Feds Are 'Weaponizing' Bank Crisis to Kill Crypto: Rep. Tom Emmer
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Feds Are 'Weaponizing' Bank Crisis to Kill Crypto: Rep. Tom Emmer

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8 months ago

The Republican Congressman and crypto supporter's comments come as former bank regulator and Coinbase exec Brian Brooks said regulators are trying to "choke off" crypto.

Feds Are 'Weaponizing' Bank Crisis to Kill Crypto: Rep. Tom Emmer


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A Republican congressman and a former bank regulator with deep crypto industry ties have accused federal agencies of using the current banking crisis to "choke off digital assets."

Minnesota Rep. Tom Emmer, the No. 3 ranking Republican, sent a letter to the chairman of the Federal Deposit Insurance Corporation on March 15 — accusing the agency and another banking regulator, the Office of the Comptroller of the Currency, of having "effectively weaponized their authorities over the last several months to purge legal digital asset entities and opportunities from the United States."

That comes in the wake of the voluntary closure of crypto-focused Silvergate Bank last week and the subsequent seizure and shuttering of two other banks with big crypto involvement that were suffering runs: Silicon Valley Bank and Signature Bank.

Emmer cited comments by Signature Bank board member and former Congressman Barney Frank that his institution was abruptly shut down Sunday night in order to "send a message" to banks to refuse to do business with the cryptocurrency industry. Frank co-authored the Dodd-Frank Act that tightened oversight of banks following the 2008 subprime mortgage crisis.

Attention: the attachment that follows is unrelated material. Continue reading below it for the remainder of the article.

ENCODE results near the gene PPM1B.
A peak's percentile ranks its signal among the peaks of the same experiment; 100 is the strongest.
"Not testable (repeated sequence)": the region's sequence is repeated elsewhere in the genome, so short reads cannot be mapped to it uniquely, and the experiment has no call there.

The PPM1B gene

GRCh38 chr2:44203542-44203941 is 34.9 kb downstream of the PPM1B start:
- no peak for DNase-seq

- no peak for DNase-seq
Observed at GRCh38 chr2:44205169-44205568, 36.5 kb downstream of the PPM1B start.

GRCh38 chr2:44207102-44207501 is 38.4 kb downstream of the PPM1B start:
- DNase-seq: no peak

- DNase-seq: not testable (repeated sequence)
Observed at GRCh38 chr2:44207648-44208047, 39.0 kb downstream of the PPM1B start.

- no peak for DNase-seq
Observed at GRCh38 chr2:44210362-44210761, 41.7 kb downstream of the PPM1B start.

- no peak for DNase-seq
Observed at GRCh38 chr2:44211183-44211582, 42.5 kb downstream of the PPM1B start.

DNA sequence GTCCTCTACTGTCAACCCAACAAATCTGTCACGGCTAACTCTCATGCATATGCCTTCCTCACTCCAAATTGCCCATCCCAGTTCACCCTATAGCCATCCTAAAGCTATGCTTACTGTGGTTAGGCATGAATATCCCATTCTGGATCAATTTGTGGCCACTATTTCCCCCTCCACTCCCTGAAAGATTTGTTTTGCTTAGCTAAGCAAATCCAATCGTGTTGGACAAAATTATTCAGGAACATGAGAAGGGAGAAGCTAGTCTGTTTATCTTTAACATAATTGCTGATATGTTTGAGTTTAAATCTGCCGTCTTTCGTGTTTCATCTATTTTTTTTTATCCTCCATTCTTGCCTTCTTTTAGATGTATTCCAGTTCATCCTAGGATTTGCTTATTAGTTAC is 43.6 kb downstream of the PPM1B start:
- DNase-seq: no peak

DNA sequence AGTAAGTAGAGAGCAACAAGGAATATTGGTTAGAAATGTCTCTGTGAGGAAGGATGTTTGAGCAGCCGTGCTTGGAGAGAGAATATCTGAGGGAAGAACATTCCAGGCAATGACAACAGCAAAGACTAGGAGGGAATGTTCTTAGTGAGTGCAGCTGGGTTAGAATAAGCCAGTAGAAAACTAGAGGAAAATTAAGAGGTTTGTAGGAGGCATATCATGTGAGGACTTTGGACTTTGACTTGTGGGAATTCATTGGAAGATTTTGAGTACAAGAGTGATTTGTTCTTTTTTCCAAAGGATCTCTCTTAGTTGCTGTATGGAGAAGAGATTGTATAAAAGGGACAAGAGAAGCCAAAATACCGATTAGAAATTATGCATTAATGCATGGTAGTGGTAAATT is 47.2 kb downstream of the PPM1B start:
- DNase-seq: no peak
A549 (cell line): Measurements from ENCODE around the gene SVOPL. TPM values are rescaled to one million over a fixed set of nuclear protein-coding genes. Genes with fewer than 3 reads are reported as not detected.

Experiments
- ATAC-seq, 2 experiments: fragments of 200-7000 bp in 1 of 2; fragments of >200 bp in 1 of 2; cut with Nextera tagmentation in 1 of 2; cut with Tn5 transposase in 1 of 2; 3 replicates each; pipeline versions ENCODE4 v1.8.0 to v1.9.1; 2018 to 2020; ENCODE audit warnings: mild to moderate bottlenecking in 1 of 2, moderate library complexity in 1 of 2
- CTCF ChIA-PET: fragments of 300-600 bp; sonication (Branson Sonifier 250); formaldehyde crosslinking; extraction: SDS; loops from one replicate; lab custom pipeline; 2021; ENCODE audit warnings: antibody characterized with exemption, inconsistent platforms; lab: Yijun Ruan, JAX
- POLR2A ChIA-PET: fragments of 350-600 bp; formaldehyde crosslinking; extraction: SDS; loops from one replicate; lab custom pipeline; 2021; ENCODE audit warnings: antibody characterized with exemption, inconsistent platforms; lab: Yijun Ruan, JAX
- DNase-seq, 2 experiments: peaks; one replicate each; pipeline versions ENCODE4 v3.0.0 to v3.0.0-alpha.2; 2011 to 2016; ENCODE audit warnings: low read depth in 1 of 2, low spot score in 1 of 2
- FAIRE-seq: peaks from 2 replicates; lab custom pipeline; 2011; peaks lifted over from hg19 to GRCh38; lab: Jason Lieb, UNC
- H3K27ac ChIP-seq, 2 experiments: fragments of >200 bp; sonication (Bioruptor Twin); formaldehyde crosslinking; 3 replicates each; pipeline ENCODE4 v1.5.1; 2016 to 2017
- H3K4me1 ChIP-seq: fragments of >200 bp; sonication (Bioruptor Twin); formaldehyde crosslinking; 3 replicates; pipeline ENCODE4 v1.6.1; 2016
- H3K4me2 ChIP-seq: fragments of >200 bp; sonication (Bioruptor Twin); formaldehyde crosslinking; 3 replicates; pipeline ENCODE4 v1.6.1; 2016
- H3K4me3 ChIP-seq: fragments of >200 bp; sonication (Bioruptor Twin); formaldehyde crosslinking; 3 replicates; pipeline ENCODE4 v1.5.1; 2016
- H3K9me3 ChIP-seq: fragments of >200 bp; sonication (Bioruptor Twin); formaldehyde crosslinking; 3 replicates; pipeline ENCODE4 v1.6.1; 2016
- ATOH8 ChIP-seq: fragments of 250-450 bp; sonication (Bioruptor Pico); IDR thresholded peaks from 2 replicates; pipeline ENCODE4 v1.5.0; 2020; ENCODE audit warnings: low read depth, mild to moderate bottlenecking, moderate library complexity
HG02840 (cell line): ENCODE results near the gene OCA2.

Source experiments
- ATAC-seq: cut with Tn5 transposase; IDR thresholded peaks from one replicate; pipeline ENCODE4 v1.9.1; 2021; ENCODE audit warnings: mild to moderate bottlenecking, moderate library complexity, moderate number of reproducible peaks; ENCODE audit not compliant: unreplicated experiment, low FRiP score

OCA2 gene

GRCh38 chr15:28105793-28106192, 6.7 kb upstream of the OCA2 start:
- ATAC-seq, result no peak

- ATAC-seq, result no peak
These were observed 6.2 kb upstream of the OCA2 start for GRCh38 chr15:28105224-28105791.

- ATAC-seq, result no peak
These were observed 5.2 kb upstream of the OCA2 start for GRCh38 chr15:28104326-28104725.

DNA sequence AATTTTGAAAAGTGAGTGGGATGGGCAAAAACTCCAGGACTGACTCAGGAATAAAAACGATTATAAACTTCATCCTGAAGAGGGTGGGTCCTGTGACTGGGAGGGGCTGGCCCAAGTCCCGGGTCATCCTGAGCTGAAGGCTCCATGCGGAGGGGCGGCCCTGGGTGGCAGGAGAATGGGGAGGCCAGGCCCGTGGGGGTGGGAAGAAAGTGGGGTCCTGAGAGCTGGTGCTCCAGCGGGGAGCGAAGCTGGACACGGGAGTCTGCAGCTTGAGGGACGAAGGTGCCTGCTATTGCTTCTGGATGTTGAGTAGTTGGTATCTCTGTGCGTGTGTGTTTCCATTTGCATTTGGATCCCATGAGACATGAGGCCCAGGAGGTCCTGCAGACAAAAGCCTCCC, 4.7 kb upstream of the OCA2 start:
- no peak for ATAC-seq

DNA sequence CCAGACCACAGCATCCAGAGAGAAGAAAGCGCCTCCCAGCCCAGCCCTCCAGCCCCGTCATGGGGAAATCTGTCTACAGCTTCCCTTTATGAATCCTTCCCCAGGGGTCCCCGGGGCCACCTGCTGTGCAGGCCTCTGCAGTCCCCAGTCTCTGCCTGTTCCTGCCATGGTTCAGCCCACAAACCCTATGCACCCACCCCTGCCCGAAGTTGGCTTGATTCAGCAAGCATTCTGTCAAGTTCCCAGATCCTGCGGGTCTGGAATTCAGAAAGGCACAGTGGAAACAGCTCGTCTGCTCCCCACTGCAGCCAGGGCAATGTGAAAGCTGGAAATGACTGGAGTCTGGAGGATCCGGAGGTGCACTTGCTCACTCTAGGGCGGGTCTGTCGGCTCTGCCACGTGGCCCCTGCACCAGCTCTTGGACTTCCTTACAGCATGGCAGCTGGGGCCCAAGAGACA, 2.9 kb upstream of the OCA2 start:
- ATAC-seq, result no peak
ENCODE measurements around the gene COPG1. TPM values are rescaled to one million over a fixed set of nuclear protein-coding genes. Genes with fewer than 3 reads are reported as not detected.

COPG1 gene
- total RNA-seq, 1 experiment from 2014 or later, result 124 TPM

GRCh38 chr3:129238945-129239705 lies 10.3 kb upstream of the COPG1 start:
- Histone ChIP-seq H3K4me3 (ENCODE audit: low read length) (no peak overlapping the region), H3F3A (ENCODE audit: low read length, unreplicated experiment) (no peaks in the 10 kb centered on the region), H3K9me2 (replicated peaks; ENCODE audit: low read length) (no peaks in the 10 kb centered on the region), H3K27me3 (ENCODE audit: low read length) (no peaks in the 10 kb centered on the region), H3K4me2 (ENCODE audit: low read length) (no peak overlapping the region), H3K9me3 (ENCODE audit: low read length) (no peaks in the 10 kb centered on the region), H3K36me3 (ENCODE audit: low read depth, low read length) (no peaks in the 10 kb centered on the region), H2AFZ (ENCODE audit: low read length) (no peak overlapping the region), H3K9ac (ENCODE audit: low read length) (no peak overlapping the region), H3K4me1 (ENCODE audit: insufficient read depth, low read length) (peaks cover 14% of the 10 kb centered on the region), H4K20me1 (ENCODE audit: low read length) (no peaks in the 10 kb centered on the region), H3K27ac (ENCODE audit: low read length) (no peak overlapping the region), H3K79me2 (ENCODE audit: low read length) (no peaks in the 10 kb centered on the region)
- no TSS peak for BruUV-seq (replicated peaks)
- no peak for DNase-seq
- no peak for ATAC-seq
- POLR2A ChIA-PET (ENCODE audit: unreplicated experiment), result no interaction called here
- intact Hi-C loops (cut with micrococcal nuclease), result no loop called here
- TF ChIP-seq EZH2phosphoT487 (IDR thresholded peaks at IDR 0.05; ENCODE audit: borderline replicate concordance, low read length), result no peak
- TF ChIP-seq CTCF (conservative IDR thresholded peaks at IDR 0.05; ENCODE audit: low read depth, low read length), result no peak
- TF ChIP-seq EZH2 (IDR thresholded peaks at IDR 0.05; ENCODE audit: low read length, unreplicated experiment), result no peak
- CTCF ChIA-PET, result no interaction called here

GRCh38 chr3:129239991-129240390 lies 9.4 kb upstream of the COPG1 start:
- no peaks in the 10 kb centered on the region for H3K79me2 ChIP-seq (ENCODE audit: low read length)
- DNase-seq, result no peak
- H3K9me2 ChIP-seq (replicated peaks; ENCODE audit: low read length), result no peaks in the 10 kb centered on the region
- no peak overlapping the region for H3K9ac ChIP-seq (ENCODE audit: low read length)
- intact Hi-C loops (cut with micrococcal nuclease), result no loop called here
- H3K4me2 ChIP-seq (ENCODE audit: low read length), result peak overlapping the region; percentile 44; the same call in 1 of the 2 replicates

Federal banking regulators and those in New York and California — who actually ordered the shutdown of SVB and Signature before turning them over to the FDIC to liquidate — have denied that vigorously. And whether it succeeds in driving banks away remains to be seen.

Arguing that the Biden administration is pushing "American crypto firms, and their American customers, into offshore, unregulated, opaque and unsafe markets," Rep. Emmer said:

"In under a week, regulatory statement-driven market fear drove mass withdrawals at the few remaining banks that provide legal crypto firms access to financial services."

He asked FDIC Chairman Martin Gruenberg if his agency has "instructed banks under its supervision to not provide crypto firms banking services?" Rep. Emmer also asked:

"Have you communicated — explicitly or implicitly — to any banks that their supervision will be more onerous in any way if they take on new (or maintain existing) digital asset clients?"

Working Together

Rep. Emmer's opinion was shared by Brian Brooks, who was acting Comptroller of the Currency under President Donald Trump.

Brooks, who resigned as chief legal officer of U.S. crypto exchange Coinbase to take over the OCC, told CoinDesk on Wednesday that "it's pretty clear there has been a decision across the bank regulatory agencies… that crypto is inherently risky and needs to be extricated from the banking system." He added:

"My belief is that they are trying to send a signal that will eventually choke [crypto] off."

During his own time in the OCC, Brooks said he, the head of the FCC and the vice chairman of the Federal Reserve — who oversees bank supervision — had a weekly call to discuss their priorities for the week and how they could support each other.

Brooks, who is now on the board of blockchain software and mining hardware-maker BitFury, said that in this instance, he is "100% confident regulators were working together."

During his own time at the OCC, Brooks pushed hard to get banks to support crypto, even proposing a rule change requiring banks to "provide access to services, capital, and credit based on the risk assessment of individual customers, rather than broad-based decisions affecting whole categories or classes of customers."

While crypto wasn't explicitly mentioned, it was clear what industry Brooks was talking about.

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